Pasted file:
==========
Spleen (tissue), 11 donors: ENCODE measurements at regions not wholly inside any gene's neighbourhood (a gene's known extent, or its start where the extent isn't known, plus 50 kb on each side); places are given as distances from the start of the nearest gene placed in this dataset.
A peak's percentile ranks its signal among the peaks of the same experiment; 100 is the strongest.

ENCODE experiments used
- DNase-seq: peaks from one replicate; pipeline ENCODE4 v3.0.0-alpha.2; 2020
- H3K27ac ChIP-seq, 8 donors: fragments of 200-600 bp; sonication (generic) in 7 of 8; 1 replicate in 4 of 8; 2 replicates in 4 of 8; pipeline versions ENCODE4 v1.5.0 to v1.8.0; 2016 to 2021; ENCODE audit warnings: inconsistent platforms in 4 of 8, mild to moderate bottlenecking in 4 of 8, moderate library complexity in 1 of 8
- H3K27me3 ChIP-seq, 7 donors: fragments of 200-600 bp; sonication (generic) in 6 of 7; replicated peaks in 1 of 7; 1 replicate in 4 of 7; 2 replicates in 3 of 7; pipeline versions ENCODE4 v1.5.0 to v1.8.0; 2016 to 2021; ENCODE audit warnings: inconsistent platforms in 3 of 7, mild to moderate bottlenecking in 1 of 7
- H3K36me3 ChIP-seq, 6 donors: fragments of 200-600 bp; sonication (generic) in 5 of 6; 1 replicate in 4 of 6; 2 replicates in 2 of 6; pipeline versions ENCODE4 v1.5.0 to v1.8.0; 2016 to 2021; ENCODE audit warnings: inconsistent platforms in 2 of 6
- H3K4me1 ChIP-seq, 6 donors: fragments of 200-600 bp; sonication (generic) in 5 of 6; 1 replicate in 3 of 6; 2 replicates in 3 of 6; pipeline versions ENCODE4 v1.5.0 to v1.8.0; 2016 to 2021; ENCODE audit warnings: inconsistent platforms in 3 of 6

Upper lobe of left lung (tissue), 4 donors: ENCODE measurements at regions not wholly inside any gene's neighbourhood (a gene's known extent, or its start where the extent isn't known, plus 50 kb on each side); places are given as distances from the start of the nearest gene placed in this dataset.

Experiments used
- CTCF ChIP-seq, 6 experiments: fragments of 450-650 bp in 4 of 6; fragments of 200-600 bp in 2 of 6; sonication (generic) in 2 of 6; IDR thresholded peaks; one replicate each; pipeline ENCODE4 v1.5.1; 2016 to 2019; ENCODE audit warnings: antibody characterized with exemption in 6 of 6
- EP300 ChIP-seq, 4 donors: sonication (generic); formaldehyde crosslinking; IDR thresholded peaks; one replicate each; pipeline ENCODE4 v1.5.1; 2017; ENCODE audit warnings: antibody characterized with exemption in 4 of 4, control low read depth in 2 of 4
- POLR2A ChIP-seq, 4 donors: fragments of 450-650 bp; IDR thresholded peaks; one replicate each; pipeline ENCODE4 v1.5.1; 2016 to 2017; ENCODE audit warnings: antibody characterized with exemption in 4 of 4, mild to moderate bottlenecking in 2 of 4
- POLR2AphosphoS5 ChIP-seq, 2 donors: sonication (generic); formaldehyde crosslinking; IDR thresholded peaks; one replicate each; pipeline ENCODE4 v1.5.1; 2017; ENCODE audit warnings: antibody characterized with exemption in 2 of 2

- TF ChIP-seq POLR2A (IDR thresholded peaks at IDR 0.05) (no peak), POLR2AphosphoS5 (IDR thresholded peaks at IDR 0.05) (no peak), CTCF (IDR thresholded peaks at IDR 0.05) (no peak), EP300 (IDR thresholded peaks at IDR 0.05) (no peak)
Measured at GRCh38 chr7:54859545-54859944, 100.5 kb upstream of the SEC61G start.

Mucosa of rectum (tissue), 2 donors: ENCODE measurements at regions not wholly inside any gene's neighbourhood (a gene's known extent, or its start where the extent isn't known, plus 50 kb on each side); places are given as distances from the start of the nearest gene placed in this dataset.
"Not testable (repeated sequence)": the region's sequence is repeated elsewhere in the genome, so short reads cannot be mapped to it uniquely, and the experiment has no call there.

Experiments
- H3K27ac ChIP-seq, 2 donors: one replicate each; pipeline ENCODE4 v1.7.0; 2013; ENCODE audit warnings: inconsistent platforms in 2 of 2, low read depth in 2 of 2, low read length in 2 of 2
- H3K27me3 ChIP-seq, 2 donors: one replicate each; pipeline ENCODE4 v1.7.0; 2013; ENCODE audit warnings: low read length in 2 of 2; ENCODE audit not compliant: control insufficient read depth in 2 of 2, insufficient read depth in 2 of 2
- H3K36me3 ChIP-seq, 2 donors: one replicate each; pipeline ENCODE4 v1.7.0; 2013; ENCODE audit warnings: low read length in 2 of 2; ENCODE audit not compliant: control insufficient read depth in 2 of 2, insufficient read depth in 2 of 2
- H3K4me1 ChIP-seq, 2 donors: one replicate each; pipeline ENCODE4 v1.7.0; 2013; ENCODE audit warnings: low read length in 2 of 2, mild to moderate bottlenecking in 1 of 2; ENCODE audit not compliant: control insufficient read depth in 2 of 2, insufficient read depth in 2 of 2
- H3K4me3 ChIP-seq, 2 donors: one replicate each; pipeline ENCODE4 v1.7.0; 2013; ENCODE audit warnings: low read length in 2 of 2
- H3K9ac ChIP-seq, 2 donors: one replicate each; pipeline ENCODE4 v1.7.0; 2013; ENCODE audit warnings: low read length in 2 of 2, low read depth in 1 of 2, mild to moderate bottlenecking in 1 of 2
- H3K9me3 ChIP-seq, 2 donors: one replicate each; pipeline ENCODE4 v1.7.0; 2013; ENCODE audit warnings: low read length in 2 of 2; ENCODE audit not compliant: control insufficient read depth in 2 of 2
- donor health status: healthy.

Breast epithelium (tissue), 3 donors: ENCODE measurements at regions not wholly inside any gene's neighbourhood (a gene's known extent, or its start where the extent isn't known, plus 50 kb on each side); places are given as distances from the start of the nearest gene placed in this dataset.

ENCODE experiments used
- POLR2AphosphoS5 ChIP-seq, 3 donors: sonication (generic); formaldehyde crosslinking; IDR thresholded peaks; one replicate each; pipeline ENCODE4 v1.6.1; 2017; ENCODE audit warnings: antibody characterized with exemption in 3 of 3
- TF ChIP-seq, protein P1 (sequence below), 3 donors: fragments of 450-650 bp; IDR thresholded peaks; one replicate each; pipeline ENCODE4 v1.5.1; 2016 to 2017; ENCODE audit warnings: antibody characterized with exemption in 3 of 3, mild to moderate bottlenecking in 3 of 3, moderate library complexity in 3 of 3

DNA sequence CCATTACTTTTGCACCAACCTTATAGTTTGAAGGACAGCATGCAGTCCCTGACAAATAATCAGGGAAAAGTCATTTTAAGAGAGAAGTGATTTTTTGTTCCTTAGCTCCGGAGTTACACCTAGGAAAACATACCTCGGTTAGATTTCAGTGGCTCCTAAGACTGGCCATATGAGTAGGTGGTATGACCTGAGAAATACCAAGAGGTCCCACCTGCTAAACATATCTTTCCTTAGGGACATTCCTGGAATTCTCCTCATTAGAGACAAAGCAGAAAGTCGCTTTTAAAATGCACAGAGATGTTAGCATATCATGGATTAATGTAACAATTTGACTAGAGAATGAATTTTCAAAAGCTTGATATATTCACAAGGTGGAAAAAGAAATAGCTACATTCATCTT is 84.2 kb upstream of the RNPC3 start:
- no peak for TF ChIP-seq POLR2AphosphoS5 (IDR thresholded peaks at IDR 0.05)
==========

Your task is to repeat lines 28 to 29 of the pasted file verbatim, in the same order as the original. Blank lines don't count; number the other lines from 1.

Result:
Breast epithelium (tissue), 3 donors: ENCODE measurements at regions not wholly inside any gene's neighbourhood (a gene's known extent, or its start where the extent isn't known, plus 50 kb on each side); places are given as distances from the start of the nearest gene placed in this dataset.

ENCODE experiments used